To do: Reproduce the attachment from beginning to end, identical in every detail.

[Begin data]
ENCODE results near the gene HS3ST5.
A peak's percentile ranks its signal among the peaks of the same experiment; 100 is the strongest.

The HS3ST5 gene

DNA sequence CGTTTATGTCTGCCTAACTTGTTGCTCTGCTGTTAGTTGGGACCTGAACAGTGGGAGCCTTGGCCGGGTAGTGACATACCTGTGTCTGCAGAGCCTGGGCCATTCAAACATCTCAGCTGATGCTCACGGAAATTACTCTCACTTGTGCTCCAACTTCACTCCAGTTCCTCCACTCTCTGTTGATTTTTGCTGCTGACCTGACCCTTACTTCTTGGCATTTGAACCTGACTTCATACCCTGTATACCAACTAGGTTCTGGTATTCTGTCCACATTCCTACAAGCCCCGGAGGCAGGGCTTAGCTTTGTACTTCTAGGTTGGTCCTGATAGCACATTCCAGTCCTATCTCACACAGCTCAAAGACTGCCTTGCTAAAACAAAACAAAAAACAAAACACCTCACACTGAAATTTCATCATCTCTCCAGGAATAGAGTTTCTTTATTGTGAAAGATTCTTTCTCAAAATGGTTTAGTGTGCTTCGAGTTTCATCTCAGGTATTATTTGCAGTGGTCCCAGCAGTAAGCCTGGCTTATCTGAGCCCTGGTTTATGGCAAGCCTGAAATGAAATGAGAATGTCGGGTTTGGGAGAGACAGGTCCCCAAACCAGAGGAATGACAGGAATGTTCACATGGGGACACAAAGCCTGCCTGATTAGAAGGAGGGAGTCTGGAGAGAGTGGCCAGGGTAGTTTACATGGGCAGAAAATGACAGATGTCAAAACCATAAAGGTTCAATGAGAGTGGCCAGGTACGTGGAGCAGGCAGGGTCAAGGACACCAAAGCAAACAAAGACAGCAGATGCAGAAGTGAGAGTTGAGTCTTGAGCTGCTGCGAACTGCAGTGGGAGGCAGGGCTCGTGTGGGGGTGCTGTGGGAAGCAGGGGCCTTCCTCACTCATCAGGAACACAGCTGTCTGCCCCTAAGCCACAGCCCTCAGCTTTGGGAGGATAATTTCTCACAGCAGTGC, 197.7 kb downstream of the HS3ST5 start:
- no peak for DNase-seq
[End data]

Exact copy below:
ENCODE results near the gene HS3ST5.
A peak's percentile ranks its signal among the peaks of the same experiment; 100 is the strongest.

The HS3ST5 gene

DNA sequence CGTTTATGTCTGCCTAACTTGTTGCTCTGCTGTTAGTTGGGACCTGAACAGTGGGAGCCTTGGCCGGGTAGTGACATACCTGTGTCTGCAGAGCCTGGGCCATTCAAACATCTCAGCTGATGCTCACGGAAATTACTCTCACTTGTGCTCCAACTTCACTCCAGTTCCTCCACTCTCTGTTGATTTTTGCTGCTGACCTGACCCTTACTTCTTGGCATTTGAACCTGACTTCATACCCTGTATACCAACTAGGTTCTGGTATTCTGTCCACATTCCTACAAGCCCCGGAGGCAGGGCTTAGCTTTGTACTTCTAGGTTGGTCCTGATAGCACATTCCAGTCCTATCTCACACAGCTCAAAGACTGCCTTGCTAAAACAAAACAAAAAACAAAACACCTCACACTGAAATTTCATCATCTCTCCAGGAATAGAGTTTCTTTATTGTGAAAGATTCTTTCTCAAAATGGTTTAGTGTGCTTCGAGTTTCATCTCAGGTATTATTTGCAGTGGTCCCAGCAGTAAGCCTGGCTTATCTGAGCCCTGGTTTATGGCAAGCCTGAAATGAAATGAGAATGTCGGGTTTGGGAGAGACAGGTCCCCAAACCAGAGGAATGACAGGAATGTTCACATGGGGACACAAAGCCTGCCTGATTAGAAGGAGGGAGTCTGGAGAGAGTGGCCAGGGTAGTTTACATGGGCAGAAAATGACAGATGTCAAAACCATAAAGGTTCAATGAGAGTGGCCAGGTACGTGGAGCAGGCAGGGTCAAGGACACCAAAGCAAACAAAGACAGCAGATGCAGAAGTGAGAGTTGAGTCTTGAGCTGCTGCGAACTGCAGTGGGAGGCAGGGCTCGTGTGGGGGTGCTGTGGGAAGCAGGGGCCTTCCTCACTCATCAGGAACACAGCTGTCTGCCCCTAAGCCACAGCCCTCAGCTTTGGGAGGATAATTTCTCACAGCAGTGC, 197.7 kb downstream of the HS3ST5 start:
- no peak for DNase-seq